benjamin.kaplan at case.edu
Fri Sep 2 00:46:32 CEST 2011
On Thu, Sep 1, 2011 at 6:21 PM, Prasad, Ramit <ramit.prasad at jpmorgan.com> wrote:
>>So what exactly does threading module do, if it doesn't create a subprocess.
>>Does each thread have its own stack and PC.
>>What advantage would a threading module provide over sequential execution.
> I believe it merely simulates multiple processes through scheduling (like the CPU).
> >From http://docs.python.org/library/threading.html: CPython implementation detail: Due to the Global Interpreter Lock, in CPython only one thread can execute Python code at once (even though certain performance-oriented libraries might overcome this limitation). If you want your application to make better of use of the computational resources of multi-core machines, you are advised to use multiprocessing. However, threading is still an appropriate model if you want to run multiple I/O-bound tasks simultaneously.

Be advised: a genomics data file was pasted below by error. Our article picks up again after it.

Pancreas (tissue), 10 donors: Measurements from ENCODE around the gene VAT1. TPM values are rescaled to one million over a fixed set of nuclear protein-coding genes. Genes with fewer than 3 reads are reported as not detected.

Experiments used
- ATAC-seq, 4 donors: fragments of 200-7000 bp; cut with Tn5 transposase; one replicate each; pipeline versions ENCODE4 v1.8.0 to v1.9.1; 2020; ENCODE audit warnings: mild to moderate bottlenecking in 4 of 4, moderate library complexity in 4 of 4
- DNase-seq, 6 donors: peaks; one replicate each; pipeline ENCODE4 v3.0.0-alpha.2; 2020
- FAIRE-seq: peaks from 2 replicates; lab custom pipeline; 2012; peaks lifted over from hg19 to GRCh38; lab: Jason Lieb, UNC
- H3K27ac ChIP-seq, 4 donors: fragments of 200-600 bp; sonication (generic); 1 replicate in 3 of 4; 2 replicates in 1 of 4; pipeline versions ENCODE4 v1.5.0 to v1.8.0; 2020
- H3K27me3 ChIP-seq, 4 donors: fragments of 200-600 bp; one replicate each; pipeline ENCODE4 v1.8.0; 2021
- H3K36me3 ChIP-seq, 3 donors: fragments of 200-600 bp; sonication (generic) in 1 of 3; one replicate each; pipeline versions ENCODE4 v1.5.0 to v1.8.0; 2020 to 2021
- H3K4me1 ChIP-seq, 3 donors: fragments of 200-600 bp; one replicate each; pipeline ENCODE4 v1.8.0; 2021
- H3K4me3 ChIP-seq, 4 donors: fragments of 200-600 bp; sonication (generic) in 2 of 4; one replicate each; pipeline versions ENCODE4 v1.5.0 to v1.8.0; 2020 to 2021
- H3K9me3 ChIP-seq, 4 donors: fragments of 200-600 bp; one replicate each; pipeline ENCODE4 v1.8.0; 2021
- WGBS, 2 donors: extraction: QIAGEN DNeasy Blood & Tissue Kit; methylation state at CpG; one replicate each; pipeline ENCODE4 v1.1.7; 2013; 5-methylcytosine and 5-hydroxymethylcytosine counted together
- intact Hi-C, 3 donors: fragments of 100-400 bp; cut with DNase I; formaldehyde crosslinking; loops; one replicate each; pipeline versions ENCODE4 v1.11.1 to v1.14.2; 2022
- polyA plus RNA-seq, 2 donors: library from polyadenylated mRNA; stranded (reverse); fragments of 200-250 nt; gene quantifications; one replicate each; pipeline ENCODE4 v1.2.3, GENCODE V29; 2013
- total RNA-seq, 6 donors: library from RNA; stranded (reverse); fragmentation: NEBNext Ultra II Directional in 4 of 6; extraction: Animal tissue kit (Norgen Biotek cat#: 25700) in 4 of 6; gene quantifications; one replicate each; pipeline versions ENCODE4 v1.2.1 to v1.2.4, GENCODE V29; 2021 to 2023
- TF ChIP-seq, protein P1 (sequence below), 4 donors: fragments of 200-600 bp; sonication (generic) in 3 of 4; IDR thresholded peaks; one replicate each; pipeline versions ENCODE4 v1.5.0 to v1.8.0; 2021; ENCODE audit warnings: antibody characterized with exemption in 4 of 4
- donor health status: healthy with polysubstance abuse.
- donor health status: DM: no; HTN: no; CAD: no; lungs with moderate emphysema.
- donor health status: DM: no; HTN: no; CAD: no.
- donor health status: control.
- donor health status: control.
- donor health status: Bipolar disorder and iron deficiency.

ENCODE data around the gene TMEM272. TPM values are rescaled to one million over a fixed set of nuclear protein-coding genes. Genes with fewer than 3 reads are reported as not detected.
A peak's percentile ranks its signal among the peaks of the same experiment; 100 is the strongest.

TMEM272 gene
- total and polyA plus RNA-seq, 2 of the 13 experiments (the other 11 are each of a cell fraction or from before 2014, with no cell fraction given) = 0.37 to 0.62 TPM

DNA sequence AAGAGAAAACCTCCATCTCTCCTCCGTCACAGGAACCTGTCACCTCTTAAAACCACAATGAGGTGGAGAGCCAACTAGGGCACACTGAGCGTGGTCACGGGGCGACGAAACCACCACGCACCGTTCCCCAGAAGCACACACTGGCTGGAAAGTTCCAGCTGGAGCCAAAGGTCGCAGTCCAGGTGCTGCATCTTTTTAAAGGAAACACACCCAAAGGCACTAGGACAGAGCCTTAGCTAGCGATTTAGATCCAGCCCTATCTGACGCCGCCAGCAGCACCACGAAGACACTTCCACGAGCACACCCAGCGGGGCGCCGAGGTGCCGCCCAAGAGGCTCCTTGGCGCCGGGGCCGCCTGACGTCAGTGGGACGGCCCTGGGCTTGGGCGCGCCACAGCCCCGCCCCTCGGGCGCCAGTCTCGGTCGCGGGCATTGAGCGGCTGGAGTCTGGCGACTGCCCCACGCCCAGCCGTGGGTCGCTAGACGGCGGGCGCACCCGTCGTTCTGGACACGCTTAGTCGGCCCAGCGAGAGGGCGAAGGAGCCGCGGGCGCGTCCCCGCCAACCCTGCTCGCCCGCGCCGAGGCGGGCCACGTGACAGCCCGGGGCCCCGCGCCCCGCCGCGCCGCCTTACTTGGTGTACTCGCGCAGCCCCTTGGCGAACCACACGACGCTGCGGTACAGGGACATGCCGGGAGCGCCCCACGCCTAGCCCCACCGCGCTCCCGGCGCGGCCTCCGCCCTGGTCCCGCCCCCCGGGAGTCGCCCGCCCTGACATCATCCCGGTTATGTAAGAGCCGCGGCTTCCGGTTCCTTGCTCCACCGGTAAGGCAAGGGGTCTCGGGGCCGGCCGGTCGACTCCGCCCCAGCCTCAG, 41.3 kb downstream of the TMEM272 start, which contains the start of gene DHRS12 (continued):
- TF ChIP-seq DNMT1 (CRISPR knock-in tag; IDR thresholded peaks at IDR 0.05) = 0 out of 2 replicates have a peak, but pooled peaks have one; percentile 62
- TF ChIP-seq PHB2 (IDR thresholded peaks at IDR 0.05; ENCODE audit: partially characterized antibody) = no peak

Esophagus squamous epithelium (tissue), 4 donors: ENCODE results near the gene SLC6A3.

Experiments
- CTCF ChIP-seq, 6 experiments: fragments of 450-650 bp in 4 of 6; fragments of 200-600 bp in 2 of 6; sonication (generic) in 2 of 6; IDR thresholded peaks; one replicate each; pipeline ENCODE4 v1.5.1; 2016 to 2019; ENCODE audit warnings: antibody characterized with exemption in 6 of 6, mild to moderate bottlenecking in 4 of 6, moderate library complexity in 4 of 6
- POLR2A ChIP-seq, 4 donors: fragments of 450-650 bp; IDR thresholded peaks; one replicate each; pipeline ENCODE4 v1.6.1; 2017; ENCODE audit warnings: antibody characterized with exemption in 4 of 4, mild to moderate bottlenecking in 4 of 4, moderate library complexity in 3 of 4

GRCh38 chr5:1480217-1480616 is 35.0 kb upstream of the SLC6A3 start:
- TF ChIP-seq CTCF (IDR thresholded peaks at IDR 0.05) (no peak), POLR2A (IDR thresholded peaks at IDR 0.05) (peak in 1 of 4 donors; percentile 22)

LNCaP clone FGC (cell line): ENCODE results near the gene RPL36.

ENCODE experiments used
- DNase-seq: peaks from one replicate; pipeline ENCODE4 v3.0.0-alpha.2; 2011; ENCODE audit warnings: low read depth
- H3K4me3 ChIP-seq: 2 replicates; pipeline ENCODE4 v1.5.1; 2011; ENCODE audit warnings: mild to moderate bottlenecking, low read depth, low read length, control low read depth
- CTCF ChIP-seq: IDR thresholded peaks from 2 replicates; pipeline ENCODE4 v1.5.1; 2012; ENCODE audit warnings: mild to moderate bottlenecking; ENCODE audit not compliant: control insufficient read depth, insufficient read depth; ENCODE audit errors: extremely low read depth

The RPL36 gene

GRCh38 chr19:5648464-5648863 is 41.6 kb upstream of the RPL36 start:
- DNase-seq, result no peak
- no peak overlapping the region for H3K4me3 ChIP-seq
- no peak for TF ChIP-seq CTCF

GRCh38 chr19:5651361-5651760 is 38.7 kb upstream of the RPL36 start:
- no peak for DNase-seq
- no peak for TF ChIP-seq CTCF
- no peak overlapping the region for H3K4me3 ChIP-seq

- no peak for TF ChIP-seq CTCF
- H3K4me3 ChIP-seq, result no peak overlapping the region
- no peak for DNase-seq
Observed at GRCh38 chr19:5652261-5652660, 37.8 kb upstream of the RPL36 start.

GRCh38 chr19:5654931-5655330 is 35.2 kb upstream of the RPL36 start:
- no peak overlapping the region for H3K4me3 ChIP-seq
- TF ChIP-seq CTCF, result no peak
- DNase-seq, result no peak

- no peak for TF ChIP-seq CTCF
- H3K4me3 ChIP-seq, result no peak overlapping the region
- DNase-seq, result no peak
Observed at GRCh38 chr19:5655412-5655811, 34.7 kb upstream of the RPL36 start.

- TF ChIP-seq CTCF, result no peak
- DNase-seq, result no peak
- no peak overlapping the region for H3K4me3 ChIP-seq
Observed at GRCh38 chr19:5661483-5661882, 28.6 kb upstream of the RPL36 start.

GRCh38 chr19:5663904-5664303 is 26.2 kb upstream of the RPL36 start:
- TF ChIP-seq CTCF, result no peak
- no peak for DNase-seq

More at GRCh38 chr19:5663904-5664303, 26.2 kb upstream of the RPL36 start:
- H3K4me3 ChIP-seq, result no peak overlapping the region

Threading is an OS-level construct to allow concurrency within a
single process (and address space). Threads are never supposed to be
separate processes (they aren't at the C-level, so I don't know what
Java is doing here). CPython code has a global interpreter lock which
prevents two threads from running Python code at the same time, but
they're still useful for asynchronous operations. For example, one
thread can be waiting for user input while another thread continues to
process data. Other Python implementations such as Jython and
IronPython don't have a global interpreter lock so threads can run
concurrently (and on different cores in a multi-core machine).
> Ramit Prasad | JPMorgan Chase Investment Bank | Currencies Technology
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